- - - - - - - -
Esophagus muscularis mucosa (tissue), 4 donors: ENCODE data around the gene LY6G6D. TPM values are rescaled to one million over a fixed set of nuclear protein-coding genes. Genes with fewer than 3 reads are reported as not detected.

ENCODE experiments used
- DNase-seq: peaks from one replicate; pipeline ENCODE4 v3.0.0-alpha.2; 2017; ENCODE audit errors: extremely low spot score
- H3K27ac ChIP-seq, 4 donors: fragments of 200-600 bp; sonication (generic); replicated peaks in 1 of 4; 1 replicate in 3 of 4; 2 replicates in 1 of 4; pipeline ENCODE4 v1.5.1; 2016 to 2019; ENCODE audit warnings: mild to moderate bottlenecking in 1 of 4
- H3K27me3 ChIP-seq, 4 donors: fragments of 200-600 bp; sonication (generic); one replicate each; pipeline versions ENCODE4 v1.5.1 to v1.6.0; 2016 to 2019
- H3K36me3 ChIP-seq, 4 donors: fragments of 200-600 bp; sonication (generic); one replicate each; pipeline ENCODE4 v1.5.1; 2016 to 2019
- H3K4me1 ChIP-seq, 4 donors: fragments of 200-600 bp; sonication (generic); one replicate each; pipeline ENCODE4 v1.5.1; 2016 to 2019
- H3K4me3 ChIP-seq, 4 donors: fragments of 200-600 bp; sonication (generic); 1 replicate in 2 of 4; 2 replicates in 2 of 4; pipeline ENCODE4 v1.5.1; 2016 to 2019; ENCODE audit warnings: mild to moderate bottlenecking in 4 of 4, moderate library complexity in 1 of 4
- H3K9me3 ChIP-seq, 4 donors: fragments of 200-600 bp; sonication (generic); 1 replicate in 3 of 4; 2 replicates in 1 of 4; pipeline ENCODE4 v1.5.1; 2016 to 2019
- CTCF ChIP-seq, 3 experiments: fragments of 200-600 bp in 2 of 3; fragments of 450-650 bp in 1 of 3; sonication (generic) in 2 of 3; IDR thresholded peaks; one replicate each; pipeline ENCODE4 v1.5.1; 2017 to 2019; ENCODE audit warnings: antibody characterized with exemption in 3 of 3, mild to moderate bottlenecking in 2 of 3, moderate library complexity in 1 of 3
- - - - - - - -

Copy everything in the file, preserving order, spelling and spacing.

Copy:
Esophagus muscularis mucosa (tissue), 4 donors: ENCODE data around the gene LY6G6D. TPM values are rescaled to one million over a fixed set of nuclear protein-coding genes. Genes with fewer than 3 reads are reported as not detected.

ENCODE experiments used
- DNase-seq: peaks from one replicate; pipeline ENCODE4 v3.0.0-alpha.2; 2017; ENCODE audit errors: extremely low spot score
- H3K27ac ChIP-seq, 4 donors: fragments of 200-600 bp; sonication (generic); replicated peaks in 1 of 4; 1 replicate in 3 of 4; 2 replicates in 1 of 4; pipeline ENCODE4 v1.5.1; 2016 to 2019; ENCODE audit warnings: mild to moderate bottlenecking in 1 of 4
- H3K27me3 ChIP-seq, 4 donors: fragments of 200-600 bp; sonication (generic); one replicate each; pipeline versions ENCODE4 v1.5.1 to v1.6.0; 2016 to 2019
- H3K36me3 ChIP-seq, 4 donors: fragments of 200-600 bp; sonication (generic); one replicate each; pipeline ENCODE4 v1.5.1; 2016 to 2019
- H3K4me1 ChIP-seq, 4 donors: fragments of 200-600 bp; sonication (generic); one replicate each; pipeline ENCODE4 v1.5.1; 2016 to 2019
- H3K4me3 ChIP-seq, 4 donors: fragments of 200-600 bp; sonication (generic); 1 replicate in 2 of 4; 2 replicates in 2 of 4; pipeline ENCODE4 v1.5.1; 2016 to 2019; ENCODE audit warnings: mild to moderate bottlenecking in 4 of 4, moderate library complexity in 1 of 4
- H3K9me3 ChIP-seq, 4 donors: fragments of 200-600 bp; sonication (generic); 1 replicate in 3 of 4; 2 replicates in 1 of 4; pipeline ENCODE4 v1.5.1; 2016 to 2019
- CTCF ChIP-seq, 3 experiments: fragments of 200-600 bp in 2 of 3; fragments of 450-650 bp in 1 of 3; sonication (generic) in 2 of 3; IDR thresholded peaks; one replicate each; pipeline ENCODE4 v1.5.1; 2017 to 2019; ENCODE audit warnings: antibody characterized with exemption in 3 of 3, mild to moderate bottlenecking in 2 of 3, moderate library complexity in 1 of 3